Anyways: feed a koala, attend a high school reunion, test drive a car I cannot afford, stomp grapes, go to a Peter Gatien club in NYC, see a taping of David Lettermen, visit the Eiffel Tower at night, throw a coin into the Trevi Fountain, watch a show on Broadway, see the Shire, successfully bluff a stranger in a high stakes poker game, play strip poker, and see Michael Jackson in person (at the Disney Store in NYC)

It’s both inspiring and heartbreaking reading other people’s Bucket Lists. You see the same things over and over again and a lot of them are so obtainable! I don’t understand why they don’t just take a deep breath and give it a go. Some would take just a day to complete!

I guess people would say the same thing about the dreams I have though. My favorite lists that I came across today were the ones that would have check marks next to the ones they’ve done. There are some really young people out there who have done some amazing things. It was motivating. It really made me want to get off my ass and make things happen. Then again, there are some messed up things people consider goals and ambitions. Their priorities are WAY out of whack i.e. Get Someone Fired.

November 28, 2011- Manchester, UK

I didn’t really celebrate the fact that Frank and I were going to make our soccer game in Liverpool until we started our descent into Manchester, which happened to be when our plane was right above Liverpool. True, some things could happen that might prevent us from making it in, but all the major hurdles had been cleared.

I made it to the airport on time (left an hour earlier than usual). Our plane made it into JFK. Our plane was all patched up. We had a full complement of crew members. There was no inclement weather. Those are the most likely things to screw up a trip.

Of course the most definite way to assure a cancellation or diversion is to actually vocalize the fact that you have plans in whatever city you’re going to. Then you’re screwed. You tell the crew you have dinner plans in Vegas that night, you’re going to end up in Sacramento.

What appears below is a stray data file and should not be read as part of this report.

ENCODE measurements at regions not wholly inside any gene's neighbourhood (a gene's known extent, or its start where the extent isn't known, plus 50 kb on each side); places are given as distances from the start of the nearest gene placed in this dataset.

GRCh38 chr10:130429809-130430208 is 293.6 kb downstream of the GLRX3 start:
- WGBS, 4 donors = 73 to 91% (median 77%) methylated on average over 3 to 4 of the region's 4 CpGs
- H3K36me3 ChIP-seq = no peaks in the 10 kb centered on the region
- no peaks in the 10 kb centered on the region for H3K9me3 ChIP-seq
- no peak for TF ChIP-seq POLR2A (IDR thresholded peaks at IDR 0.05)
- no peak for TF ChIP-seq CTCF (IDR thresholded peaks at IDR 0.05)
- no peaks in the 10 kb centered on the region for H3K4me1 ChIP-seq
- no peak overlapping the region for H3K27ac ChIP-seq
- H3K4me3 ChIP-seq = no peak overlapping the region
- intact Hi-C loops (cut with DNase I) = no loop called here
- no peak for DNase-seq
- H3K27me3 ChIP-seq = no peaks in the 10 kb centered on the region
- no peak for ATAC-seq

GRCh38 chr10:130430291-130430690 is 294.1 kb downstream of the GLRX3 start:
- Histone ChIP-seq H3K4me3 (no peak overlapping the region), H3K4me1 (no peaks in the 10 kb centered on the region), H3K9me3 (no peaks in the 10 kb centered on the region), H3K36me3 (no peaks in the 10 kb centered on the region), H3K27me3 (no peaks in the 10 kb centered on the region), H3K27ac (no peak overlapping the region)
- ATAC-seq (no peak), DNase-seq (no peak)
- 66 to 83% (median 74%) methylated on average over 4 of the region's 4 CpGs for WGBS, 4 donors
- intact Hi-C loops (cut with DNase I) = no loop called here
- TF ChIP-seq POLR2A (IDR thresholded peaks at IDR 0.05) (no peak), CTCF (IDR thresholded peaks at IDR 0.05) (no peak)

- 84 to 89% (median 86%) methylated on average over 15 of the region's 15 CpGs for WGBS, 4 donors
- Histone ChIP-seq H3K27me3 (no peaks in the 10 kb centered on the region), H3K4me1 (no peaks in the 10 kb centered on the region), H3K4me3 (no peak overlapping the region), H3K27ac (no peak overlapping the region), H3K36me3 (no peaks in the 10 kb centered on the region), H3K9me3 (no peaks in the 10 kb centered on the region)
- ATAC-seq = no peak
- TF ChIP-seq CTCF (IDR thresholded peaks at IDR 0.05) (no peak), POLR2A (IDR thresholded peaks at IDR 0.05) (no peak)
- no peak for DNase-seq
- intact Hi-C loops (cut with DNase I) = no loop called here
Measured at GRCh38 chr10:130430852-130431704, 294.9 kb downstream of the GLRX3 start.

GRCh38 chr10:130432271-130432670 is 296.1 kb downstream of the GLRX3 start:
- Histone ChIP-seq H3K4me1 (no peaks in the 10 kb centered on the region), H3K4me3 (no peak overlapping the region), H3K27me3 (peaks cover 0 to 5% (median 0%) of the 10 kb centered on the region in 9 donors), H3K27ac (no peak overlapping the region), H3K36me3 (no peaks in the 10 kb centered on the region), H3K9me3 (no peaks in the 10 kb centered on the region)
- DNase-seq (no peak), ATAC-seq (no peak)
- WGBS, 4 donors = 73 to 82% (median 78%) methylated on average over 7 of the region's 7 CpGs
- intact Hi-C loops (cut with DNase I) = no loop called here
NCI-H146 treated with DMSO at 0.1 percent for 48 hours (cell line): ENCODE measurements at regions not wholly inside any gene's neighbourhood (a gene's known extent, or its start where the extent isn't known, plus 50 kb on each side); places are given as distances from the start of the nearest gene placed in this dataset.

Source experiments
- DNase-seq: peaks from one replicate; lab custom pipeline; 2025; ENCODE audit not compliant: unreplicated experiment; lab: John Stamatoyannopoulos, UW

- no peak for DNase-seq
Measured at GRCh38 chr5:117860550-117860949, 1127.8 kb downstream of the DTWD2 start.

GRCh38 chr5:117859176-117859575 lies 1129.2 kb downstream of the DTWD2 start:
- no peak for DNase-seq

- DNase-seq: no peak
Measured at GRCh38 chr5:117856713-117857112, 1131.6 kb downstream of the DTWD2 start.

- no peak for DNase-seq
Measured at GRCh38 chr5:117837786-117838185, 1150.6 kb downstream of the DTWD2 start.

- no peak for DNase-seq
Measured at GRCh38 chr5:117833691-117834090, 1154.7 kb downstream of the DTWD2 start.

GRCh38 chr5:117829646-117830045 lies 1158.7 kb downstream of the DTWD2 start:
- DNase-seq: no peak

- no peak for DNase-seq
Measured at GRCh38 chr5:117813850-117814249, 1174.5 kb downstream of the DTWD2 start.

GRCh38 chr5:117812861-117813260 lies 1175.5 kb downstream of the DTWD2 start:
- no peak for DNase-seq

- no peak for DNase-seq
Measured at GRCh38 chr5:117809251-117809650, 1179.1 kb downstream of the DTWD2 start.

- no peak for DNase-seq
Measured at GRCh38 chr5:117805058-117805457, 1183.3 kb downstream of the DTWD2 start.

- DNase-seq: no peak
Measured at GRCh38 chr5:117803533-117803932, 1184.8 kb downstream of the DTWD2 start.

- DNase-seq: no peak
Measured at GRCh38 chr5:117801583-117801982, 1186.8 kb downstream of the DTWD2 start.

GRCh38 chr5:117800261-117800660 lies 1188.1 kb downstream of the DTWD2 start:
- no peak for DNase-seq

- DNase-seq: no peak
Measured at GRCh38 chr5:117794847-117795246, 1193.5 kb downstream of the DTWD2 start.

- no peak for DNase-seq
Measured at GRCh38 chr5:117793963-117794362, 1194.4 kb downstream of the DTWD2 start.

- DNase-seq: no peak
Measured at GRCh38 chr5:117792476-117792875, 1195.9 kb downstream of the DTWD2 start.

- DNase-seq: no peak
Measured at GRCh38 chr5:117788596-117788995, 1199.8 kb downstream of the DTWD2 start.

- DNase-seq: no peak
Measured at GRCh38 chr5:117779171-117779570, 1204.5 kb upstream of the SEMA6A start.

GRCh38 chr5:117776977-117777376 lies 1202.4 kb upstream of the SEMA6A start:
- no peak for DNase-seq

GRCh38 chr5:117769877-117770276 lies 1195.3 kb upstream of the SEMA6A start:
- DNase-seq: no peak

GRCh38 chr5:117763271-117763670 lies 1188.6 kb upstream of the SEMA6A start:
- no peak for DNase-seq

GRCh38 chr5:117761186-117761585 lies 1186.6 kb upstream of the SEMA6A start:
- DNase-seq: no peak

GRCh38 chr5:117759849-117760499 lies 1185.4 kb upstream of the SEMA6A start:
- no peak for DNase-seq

Once we got up in the air I felt pretty good, but once we landed I felt fantastic. We got to the Arora Hotel at around 8am and my alarm was set for 12:45pm in order to meet in the lobby at 1pm. I figured we’d get to Piccadilly Station at around 1:20pm, jump on a train at 1:30pm, arrive in Liverpool at 2:30pm, get to Anfield by cab at 3pm, and have plenty of time to shop at the club store before kick off at 4pm against the undefeated league leaders Manchester City, the New York Yankees of the Premiership with all the money they spend. I’m only slightly worried about the crowd on our train from Manchester to Liverpool. Don’t want any incidents with the away fans!

I tried to sleep, but I’m just too excited. I’m like a kid at Christmas. Or it could be that I’m not as tired as I should be because I didn’t have to work at all on the flight over and spent most of the time sitting in a First Class seat sleeping, editing photos, or trying to kill the baby roach that insisted on hanging around seat 1F.

When I heard the church bells chime at 10am, I knew sleep wasn’t going to happen. I killed a few minutes by putting in all the UK numbers I had into my new UK phone. Putting those two numbers in took about four minutes. I tested both out and immediately got responses from the recipients. Ok, now what to do with myself?

I got dressed and decided to take a walk since the early morning gloom had given way to bright blue skies. I proudly put on my Liverpool jersey and wisely covered it up with my puffy winter jacket. I grabbed my camera, the nice one, and took off towards Salford, not knowing exactly how far it was. I wanted to see the iconic Salford Lads Club from The Smiths lore.

When I came to my first Starbucks I jumped in and utilized their free internet. I got a white chocolate something-or-other to ensure I kept up the energy, though it made my stomach hurt from sweetness. I caught up on all my games of Words with Friends and sent WhatsApp messages to friends in Texas, Australia, and London. I looked up how far away Salford was and decided to just go to the Manchester Cathedral instead. I hear the bells chime eleven times en route. It’s a beautiful day and not a cloud in the sky. The red brick buildings were glowing like blood in the sun.